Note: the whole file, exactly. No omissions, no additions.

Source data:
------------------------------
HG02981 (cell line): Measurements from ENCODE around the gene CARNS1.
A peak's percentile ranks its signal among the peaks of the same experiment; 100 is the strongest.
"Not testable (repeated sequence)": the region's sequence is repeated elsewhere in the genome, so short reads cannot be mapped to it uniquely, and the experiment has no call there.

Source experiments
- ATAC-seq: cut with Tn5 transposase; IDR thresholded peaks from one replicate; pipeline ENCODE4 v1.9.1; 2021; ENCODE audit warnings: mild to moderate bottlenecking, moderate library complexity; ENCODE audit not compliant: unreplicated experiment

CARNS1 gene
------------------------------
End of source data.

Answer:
HG02981 (cell line): Measurements from ENCODE around the gene CARNS1.
A peak's percentile ranks its signal among the peaks of the same experiment; 100 is the strongest.
"Not testable (repeated sequence)": the region's sequence is repeated elsewhere in the genome, so short reads cannot be mapped to it uniquely, and the experiment has no call there.

Source experiments
- ATAC-seq: cut with Tn5 transposase; IDR thresholded peaks from one replicate; pipeline ENCODE4 v1.9.1; 2021; ENCODE audit warnings: mild to moderate bottlenecking, moderate library complexity; ENCODE audit not compliant: unreplicated experiment

CARNS1 gene